In the house of blues
Hugh Laurie was only 10 when he heard the sound that would change him forever. The song on the radio was probably Willie Dixon, or maybe Muddy Waters, but it was not so much the musician as "that magical blue note".
"I heard this sound and it was like an electric shock. I just knew this was going to be me and it was going to be me for all time. It has stuck with me ever since. I've never got over it.
"I've all kinds of other things in my life, I look back at an early haircut of mine or shoes that I wore, and I think, 'God, what were you thinking?' But this will always be with me."
In his 54 years, Laurie has achieved international acclaim as a comic, writer and actor. In a career divided neatly across the Atlantic, we first knew him with Stephen Fry in Jeeves and Wooster and A Bit of Fry & Laurie. And, of course, Blackadder.
In the United States, he emerged with a convincing American accent in the medical television series House, which revealed the true depth of his acting talent. At one point, it was the top scripted show in the US, and the most watched show in the world.
Last year he starred in Kiwi director Andrew Adamson's Mr Pip, adapted from Wellington writer Lloyd Jones' novel.
But there was a backbeat to Laurie's acting career. His musical talent – awakened when he heard that blue note on the radio – would nudge its way forward. In House, his character Dr Gregory House had a Hammond organ at home, and would pick up Gibson Les Paul electric guitars. Laurie's musical ability was always seeking an audience.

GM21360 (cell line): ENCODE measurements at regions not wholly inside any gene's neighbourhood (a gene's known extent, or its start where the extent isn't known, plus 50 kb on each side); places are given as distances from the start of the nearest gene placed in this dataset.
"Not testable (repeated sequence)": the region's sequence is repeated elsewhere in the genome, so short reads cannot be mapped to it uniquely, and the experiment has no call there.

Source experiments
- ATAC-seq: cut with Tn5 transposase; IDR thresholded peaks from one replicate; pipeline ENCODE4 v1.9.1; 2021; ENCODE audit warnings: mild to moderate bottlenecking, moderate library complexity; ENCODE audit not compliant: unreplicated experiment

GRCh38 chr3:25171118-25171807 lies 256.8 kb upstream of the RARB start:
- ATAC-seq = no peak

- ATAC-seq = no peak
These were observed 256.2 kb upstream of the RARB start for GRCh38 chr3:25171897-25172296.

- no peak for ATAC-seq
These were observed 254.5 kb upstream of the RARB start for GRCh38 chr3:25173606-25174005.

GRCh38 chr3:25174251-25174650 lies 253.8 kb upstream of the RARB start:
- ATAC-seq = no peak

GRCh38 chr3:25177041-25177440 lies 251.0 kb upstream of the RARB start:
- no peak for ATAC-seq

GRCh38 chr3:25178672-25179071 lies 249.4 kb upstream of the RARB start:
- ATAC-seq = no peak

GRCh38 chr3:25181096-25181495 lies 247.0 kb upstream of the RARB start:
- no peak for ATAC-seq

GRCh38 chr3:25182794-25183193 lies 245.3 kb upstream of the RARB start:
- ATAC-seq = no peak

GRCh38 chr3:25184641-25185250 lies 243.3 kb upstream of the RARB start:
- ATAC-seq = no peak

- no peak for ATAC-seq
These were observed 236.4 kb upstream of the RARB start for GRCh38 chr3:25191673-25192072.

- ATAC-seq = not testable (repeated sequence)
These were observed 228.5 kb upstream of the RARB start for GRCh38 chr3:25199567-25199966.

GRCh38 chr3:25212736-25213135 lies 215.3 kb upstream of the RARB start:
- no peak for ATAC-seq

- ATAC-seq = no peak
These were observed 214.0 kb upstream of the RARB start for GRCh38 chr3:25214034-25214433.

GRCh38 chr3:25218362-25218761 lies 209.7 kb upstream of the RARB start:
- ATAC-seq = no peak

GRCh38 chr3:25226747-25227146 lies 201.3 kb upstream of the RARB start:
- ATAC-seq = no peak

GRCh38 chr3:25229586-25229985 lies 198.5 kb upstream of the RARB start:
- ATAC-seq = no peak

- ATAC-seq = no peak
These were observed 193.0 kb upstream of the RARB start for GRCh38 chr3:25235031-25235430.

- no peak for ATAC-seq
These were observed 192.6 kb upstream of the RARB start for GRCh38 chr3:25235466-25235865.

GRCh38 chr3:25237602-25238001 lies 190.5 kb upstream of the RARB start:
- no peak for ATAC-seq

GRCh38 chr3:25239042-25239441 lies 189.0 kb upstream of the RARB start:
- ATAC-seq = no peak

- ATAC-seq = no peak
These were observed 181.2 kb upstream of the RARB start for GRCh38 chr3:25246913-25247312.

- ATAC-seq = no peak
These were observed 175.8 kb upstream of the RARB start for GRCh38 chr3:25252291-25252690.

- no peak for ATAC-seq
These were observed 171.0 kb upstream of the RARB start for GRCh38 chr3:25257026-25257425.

That Laurie is forging a new career path runs counter to a very British upbringing that had its roots a long way from the Mississippi. He grew up near Oxford, the youngest of four children. When he was 7, he had a miserable experience of learning the piano under the tutelage of Mrs Hare. "I apologise to any of her descendants if I've badmouthed her," he says. "But yes, it wasn't a happy relationship. I just couldn't stand the way it was taught and, to be honest, I still can't. That's just the way it is."
The teacher and her reluctant pupil were slogging their way through the grade-one piano book when they got to the page with Swanee River, the closest thing to a blues song in the book. Mrs Hare decided against it. "She wasn't having it," Laurie says.
His doctor father won an Olympic gold medal in rowing at the 1948 London Games and at Cambridge Laurie excelled in the sport. But a bout of glandular fever ended his rowing career and saw him drawn to the stage.
But even then, his musical talent and passion were evident to those around him, including Stephen Fry, who believed his friend's music would eventually find an expression.
However, there is an automatic scepticism when we hear of actors turning musicians, and it was no different when word got out that Laurie was planning to record an album of New Orleans blues.